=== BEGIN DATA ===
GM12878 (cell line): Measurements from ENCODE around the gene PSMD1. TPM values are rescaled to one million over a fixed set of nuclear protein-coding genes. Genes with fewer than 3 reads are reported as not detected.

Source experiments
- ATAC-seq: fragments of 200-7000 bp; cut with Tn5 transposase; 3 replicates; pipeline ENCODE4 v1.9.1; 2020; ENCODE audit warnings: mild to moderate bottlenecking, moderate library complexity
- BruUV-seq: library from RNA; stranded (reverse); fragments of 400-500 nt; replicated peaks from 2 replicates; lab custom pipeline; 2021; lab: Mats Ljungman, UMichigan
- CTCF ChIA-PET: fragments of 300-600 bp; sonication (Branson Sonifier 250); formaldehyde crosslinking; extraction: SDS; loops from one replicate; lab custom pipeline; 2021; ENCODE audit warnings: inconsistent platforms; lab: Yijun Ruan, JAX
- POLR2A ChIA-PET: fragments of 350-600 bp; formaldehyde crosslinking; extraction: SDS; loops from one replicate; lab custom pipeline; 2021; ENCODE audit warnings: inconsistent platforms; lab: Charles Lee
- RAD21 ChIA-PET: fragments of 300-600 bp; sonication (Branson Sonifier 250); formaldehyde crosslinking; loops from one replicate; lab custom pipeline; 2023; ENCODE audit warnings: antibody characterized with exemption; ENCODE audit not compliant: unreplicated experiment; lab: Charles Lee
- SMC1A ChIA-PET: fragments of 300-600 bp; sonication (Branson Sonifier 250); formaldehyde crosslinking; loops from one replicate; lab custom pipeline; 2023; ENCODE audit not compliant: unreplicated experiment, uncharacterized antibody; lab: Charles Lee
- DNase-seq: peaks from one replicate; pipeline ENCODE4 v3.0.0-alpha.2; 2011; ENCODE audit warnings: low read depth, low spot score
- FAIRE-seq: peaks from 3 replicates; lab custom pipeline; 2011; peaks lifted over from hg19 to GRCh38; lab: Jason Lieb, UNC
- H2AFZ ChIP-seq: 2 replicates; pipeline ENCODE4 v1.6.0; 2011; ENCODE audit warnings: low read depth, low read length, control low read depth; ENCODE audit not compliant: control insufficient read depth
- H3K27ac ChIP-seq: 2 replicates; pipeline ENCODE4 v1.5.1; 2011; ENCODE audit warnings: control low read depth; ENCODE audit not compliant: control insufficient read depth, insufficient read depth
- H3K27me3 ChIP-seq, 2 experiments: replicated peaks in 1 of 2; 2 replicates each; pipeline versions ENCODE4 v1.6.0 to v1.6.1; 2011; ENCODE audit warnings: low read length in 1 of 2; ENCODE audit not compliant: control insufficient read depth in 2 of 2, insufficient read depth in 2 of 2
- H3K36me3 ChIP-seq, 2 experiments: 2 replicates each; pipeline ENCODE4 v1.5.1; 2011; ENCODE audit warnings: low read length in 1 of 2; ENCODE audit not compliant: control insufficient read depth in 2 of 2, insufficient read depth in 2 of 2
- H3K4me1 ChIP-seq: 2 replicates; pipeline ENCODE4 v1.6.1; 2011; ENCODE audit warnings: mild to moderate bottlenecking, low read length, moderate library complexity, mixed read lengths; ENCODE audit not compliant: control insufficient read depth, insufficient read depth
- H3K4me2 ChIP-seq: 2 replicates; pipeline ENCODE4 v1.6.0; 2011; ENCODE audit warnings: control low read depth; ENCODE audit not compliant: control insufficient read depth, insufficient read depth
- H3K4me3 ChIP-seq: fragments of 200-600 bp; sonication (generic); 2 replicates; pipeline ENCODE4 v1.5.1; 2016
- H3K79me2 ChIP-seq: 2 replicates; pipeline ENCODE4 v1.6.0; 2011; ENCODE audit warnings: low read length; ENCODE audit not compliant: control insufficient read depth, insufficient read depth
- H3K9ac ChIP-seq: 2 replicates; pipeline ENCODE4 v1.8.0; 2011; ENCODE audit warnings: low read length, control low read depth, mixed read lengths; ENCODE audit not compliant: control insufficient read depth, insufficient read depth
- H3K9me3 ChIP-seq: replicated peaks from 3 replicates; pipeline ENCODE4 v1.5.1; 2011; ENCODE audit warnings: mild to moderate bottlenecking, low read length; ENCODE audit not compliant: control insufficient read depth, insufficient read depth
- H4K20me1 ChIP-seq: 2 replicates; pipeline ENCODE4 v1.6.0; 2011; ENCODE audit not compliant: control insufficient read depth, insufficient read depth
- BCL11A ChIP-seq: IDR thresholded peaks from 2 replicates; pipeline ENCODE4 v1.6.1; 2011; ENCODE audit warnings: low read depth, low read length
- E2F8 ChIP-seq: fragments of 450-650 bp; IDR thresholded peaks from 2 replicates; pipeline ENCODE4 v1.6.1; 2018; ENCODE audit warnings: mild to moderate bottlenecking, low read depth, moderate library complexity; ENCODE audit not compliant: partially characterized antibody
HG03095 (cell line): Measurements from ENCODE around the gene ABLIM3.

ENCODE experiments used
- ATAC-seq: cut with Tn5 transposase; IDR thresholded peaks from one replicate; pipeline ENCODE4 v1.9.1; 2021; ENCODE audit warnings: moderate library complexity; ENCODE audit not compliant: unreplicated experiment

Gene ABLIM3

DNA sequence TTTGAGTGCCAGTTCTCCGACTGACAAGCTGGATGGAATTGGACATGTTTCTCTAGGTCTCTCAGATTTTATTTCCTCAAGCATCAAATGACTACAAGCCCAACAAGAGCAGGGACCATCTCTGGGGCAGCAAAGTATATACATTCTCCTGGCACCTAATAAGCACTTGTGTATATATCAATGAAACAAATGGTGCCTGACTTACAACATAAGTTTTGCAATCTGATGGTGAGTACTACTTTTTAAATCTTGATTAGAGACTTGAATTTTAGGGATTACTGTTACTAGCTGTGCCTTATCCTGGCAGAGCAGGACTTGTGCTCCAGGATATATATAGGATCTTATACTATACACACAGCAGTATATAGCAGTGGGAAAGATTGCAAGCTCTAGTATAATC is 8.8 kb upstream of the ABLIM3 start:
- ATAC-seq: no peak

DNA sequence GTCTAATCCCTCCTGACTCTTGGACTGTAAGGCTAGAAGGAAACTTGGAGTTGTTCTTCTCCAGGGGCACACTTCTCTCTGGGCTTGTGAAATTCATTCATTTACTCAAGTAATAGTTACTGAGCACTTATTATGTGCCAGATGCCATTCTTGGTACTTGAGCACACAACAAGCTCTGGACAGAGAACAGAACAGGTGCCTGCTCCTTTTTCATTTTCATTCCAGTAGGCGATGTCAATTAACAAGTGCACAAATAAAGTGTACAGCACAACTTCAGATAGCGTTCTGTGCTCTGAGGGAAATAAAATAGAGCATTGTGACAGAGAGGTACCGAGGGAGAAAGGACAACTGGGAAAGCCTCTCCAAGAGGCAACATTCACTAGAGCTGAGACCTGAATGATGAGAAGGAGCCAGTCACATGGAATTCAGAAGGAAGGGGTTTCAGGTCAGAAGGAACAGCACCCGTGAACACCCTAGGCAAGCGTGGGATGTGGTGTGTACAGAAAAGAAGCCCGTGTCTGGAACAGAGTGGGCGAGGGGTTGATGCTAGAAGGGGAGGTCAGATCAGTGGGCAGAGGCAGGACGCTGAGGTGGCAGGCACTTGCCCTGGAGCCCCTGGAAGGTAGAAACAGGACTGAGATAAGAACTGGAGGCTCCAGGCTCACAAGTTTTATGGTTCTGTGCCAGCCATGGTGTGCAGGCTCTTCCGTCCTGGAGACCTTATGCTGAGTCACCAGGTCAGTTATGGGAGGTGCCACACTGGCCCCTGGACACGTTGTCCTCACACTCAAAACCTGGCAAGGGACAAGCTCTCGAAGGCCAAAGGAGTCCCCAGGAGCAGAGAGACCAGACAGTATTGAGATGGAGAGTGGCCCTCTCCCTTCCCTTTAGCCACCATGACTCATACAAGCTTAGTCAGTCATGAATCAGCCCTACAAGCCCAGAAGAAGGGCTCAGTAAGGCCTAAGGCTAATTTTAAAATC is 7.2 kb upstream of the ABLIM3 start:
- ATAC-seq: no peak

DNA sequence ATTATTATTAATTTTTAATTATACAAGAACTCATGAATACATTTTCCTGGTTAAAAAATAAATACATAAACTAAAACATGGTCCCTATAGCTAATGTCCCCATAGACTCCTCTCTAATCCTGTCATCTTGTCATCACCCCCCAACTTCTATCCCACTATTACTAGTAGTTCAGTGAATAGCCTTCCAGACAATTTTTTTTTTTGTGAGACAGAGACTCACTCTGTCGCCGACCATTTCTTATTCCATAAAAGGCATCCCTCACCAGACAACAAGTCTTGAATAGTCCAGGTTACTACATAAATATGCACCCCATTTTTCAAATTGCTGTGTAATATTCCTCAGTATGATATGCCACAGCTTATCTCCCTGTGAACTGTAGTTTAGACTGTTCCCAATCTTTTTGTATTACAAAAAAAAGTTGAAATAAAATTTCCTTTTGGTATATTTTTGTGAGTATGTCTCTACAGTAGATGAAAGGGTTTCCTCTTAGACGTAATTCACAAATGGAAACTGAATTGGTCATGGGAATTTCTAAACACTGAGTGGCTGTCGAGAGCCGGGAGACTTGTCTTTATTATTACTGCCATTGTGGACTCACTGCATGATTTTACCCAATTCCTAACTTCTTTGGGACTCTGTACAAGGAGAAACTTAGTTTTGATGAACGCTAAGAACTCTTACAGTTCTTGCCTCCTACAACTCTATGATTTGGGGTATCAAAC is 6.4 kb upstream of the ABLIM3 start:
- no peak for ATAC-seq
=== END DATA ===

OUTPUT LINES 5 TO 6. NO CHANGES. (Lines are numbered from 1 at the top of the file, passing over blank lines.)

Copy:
- CTCF ChIA-PET: fragments of 300-600 bp; sonication (Branson Sonifier 250); formaldehyde crosslinking; extraction: SDS; loops from one replicate; lab custom pipeline; 2021; ENCODE audit warnings: inconsistent platforms; lab: Yijun Ruan, JAX
- POLR2A ChIA-PET: fragments of 350-600 bp; formaldehyde crosslinking; extraction: SDS; loops from one replicate; lab custom pipeline; 2021; ENCODE audit warnings: inconsistent platforms; lab: Charles Lee